On what may be the last day of testimony in the trial of George Zimmerman, who is charged with killing unarmed teenager Trayvon Martin on a rainy Florida evening in early 2012, jurors are expected to hear Wednesday about the small amount of marijuana found in the teenager's blood – evidence that allows the defense to argue that pot-smoking could have contributed to a deadly encounter that eventually made news around the world.
In a case in which racial tensions and contention over America's gun culture provide a backdrop, the marijuana testimony would prominently introduce another cultural flash point concerning drug use and perceptions of drug users, especially male African-American drug users.
“Pot before shot,” a Drudge Report headline proclaimed, after Florida circuit court Judge Debra Nelson reversed a previous ruling on Monday, agreeing that the defense can present to the six-woman jury testimony concerning Trayvon’s marijuana use.
Medical examiner Shiping Bao testified last week that he had concluded that the amount of THC – the psychoactive compound in marijuana – in Trayvon’s body “could have no effect or some effect” on his behavior the night of the encounter with Mr. Zimmerman.
With Judge Nelson’s reversal, the defense has an opening to try to cast the 17-year-old's marijuana use as a moral marker – to present Trayvon not as a baby-faced boy but as a more menacing and impulsive character who may have deserved what he got for punching and beating another citizen simply trying to protect his neighborhood.
In that way, say criminologists watching the trial, racial stereotypes around drug use – the black, hoodie-wearing pot smoker as menacing, the white pot smoker as hapless but harmless – could blur the jury’s impressions about what happened the night of the fatal shooting.
“There are only two possibilties regarding drugs: One is that that people are making the claim that marijuana made Trayvon Martin violent, which would be more legitimate if I’d ever once heard of stoners being violent,” says Alex Tepperman, a University of Florida doctoral student whose paper "Half-Baked: Weed, Race and the Demonization of Trayvon Martin" was presented at a conference in April. “The other claim is that marijuana use makes Travyon Martin immoral and suspicious, and should bring up questions about other activities in his life. In other words, who are we to attack Zimmerman for being suspicious of this morally loose young person?”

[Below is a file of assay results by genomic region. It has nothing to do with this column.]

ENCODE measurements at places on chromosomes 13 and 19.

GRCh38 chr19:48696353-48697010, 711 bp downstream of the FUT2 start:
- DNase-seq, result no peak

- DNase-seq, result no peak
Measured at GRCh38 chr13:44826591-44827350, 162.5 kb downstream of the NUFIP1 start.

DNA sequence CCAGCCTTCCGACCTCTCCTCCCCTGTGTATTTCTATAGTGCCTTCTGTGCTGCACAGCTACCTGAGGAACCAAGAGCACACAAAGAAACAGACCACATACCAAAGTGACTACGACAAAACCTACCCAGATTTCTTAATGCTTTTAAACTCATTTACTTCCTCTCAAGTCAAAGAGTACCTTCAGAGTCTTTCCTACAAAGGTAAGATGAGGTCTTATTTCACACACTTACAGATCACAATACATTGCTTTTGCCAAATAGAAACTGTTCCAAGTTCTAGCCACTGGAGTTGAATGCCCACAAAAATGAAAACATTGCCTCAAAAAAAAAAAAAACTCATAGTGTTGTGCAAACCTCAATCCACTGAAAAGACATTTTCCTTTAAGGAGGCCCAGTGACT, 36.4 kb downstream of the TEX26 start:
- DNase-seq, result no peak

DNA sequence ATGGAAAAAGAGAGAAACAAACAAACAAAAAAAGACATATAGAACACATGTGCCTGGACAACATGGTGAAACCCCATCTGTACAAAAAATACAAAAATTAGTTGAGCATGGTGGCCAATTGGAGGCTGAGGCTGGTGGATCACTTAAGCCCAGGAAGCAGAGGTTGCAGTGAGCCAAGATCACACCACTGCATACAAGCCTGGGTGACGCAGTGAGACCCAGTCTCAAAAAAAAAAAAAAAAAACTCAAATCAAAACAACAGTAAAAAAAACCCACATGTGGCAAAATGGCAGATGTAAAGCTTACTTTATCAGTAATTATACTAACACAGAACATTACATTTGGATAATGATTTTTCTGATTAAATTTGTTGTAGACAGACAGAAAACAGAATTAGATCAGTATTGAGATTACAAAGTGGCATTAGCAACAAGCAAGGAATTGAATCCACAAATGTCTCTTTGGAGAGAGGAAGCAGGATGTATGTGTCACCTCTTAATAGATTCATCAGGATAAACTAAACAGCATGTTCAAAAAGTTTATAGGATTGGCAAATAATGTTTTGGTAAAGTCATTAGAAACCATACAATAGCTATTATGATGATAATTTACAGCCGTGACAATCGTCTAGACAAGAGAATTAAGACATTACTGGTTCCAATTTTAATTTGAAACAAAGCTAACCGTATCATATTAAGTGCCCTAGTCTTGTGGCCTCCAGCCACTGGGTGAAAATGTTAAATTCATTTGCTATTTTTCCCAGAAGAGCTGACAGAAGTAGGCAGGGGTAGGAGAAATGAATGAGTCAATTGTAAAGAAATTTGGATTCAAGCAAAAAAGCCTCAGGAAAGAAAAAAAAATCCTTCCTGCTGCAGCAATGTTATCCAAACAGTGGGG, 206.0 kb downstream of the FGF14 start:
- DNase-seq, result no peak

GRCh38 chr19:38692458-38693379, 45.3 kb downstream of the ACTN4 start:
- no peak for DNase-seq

Trayvon’s parents and the state of Florida say Zimmerman exhibited “ill will” toward Trayvon, which colored his decision to use his gun to kill the teenager, whom he had followed and confronted, believing he was a potential criminal. Travyon was returning on Feb. 26, 2012, to the home where his dad was staying in Sanford, Fla.’s Retreat at Twin Lakes, toting a bag of Skittles and an Arizona iced tea.
On trial for second-degree murder, Zimmerman told police that he shot Trayvon in self-defense after the teenager slugged him in the nose and beat his head on the sidewalk. “Trayvon Martin caused his own death,” defense attorney Mark O’Mara said Friday.
Florida self-defense law says a “reasonable” person can defend himself with deadly force if he fears for his life or great bodily harm. The state says Trayvon is the one who had the right to self-defense after being pursued by an armed stranger.
Nelson has barred most testimony about Trayvon’s social media activities, which included diatribes about pot smoking and street fighting.
The extent to which those interests mingled, however, has been the subject of widespread Internet debate, at times straying from the scientific knowledge of marijuana.